The hon. Gentleman cannot have listened to my earlier answer about the United Nations commissioner. That is quite different. The Government fully support Security Council resolution No. 435, which allows the United Nations to play a key role in the transitional phase. However, we opposed the appointment of a United Nations commissioner this week. That is a different matter and we believe that it further complicates the process. That should be made clear.

Suppression Of Terrorism (Convention)


asked the Lord Privy Seal what is the policy of Her Majesty's Government towards seeking the adherence of those States which are parties to the international convention on genocide but not the European convention for the suppression of terrorism, to the latter convention.

We strongly support the European convention on the suppression of terrorism, and would like all eligible States to become a party to it.

As the convention on terrorism is just as consistent with the general principles of international law as the convention on genocide, and as both conventions deny to political offenders the right of immunity from extradition, are not the Government of the Irish Republic hypocritical, considering that they have already signed the convention on genocide, to assert that they cannot sign the convention on terrorism on constitutional grounds? If that is a demonstration of their sincerity, what reliance can be placed on their promises to respect the will of the majority in Northern Ireland?

My hon. Friend's question is really for the Irish Government. I can only say that we hope that they will find a way through the constitutional difficulties that they seem to see and will join the convention.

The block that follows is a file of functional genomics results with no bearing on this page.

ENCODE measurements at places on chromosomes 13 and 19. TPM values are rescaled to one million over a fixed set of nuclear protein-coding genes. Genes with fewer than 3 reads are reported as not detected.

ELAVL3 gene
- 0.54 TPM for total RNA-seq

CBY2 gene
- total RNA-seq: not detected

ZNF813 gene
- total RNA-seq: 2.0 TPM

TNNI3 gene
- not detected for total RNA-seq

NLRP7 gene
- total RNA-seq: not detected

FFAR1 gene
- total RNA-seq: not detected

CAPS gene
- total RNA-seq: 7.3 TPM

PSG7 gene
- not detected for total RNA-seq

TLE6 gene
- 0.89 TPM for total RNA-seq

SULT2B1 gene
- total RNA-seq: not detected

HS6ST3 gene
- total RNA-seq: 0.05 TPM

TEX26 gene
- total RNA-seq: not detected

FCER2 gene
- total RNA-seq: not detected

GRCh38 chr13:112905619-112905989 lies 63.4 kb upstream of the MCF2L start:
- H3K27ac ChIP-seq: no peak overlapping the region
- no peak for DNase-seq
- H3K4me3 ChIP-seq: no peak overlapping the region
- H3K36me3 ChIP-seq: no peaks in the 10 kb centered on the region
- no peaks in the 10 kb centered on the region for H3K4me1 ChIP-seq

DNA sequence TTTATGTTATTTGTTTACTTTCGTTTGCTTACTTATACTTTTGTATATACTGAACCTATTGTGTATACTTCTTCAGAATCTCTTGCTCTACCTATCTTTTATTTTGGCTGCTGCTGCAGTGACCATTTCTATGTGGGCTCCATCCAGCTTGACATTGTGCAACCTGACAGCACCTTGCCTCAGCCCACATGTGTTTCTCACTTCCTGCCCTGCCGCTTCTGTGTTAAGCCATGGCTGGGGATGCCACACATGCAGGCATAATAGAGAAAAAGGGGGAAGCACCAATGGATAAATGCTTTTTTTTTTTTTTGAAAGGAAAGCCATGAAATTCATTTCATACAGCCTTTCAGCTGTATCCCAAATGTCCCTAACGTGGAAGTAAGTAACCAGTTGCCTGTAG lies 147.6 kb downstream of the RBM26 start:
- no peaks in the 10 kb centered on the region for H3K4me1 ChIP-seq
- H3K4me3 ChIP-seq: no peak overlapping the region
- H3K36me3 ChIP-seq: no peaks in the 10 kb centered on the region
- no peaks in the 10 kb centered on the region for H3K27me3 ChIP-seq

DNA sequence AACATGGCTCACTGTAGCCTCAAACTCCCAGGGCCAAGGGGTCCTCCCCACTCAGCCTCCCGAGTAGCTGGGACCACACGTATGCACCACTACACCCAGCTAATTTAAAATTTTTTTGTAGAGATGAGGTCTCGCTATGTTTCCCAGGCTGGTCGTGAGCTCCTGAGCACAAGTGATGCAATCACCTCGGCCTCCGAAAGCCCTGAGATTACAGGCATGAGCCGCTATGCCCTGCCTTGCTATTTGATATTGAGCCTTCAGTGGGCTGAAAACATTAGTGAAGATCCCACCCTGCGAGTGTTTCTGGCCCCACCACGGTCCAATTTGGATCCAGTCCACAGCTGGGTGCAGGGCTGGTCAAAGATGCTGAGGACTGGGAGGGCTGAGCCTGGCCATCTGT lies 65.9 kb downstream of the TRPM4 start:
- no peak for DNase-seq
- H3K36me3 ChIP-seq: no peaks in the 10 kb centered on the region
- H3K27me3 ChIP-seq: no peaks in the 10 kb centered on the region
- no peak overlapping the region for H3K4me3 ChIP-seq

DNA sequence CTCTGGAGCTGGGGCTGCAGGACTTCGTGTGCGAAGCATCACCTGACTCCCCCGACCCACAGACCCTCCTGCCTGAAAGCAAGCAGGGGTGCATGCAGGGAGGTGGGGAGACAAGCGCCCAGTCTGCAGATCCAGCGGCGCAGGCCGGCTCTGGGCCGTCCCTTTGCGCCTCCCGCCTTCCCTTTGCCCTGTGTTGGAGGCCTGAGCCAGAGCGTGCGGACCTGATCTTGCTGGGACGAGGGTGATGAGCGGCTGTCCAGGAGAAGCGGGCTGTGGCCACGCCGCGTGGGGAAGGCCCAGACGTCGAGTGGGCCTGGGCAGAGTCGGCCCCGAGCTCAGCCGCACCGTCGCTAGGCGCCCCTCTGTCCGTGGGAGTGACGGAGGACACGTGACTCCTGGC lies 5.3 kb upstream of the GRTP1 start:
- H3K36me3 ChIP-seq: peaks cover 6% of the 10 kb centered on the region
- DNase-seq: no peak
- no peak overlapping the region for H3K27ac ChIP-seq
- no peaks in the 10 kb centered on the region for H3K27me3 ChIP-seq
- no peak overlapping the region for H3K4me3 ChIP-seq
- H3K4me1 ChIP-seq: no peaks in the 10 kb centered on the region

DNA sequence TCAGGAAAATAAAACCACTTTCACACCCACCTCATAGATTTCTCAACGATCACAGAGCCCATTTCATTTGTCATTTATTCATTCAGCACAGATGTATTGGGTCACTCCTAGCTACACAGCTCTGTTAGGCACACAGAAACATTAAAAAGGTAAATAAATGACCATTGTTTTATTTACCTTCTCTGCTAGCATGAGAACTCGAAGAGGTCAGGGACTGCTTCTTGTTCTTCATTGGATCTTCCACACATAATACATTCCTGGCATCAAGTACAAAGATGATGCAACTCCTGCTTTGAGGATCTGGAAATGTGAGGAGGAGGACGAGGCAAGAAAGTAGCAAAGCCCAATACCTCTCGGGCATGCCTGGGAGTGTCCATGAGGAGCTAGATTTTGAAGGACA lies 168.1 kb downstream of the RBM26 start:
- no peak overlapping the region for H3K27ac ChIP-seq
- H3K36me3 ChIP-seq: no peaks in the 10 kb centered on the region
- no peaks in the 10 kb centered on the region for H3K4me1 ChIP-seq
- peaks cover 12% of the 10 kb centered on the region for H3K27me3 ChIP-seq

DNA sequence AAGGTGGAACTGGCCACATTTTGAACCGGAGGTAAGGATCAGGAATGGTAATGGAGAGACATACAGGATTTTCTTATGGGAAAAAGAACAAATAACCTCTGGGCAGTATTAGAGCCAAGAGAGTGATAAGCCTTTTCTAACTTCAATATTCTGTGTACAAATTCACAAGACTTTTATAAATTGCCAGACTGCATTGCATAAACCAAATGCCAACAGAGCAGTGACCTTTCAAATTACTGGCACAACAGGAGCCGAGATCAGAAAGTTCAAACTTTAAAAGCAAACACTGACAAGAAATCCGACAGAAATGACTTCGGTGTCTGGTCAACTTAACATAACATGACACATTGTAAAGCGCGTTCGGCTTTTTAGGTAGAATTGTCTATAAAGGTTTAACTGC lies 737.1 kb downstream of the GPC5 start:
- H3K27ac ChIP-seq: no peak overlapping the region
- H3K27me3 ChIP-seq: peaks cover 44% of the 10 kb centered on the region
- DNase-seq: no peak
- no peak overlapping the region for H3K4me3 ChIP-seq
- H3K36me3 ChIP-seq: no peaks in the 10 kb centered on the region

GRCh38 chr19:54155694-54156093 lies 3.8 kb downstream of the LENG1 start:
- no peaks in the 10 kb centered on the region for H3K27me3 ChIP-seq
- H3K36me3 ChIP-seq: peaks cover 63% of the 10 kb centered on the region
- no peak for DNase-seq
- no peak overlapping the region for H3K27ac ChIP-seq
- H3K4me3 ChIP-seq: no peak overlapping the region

asked the Lord Privy Seal whether he will make a statement on the Foreign Secretary's visit to Israel.


asked the Lord Privy Seal if he will make a statement about the Foreign Secretary's visit to Israel


asked the Lord Privy Seal whether, in the visit of the Secretary of State for Foreign and Commonwealth Affairs to Israel, he has yet discussed the priority attached by the Israeli Government to security as an essential part of the peace process.

My right hon. and noble Friend arrived in Israel only last night. Today he has had talks with, among others, the Israeli Prime Minister, Foreign Minister and Defence Minister.

Is my right hon. Friend aware that Conservative friends of Israel in the House send good wishes to Lord Carrington on his important mission and hope that he will be received with courtesy and warmth in Israel, because we believe him to be a fair-minded man who is genuinely seeking peace?

I am very grateful to my hon. Friend for what he has said. It is in exactly that spirit that my right hon. and noble Friend is in Israel.

During his visit to the Holy Land, will my right hon. and noble Friend take every opportunity to promote trade between this country and Israel, particularly with a view to overcoming the pernicious Arab boycott?

I think that my hon. Friend knows the Government's position on that. We in no way approve of the boycott, but we think that it is a matter best left to the judgment of the firms concerned.

Will the Secretary of State, during his visit to Israel, assure the Israeli Government that no representative of the British Government will meet representatives of the Palestinian Liberation Organisation so long at it remains committed to those clauses of its convention that call for the destruction of Israel?

We have contacts with the PLO at official but not at ministerial level. We use those contacts to urge the PLO to recognise Israel's right to exist and to make it absolutely clear to Israel that the PLO would fully accept the existence of Israel if Israel accepted self-determination for the Palestinians.

Will the Foreign Secretary tell the Israeli authorities that, despite the many injustices that Jewish people have suffered in previous years, the way in which they are establishing settlements on occupied Arab land in Jordan, and their dictatorial policies on the West Bank, only exacerbate tensions in the area and are against the long-term interests of Israel?